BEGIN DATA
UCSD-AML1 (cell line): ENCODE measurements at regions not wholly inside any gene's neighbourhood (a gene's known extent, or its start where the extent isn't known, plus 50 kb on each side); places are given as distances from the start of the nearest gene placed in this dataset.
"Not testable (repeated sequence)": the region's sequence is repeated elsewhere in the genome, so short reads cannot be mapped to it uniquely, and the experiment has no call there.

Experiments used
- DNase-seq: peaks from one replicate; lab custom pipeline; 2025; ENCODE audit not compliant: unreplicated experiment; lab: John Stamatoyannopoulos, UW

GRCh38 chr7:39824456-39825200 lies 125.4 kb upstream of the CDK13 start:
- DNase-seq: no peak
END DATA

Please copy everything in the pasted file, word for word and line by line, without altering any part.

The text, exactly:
UCSD-AML1 (cell line): ENCODE measurements at regions not wholly inside any gene's neighbourhood (a gene's known extent, or its start where the extent isn't known, plus 50 kb on each side); places are given as distances from the start of the nearest gene placed in this dataset.
"Not testable (repeated sequence)": the region's sequence is repeated elsewhere in the genome, so short reads cannot be mapped to it uniquely, and the experiment has no call there.

Experiments used
- DNase-seq: peaks from one replicate; lab custom pipeline; 2025; ENCODE audit not compliant: unreplicated experiment; lab: John Stamatoyannopoulos, UW

GRCh38 chr7:39824456-39825200 lies 125.4 kb upstream of the CDK13 start:
- DNase-seq: no peak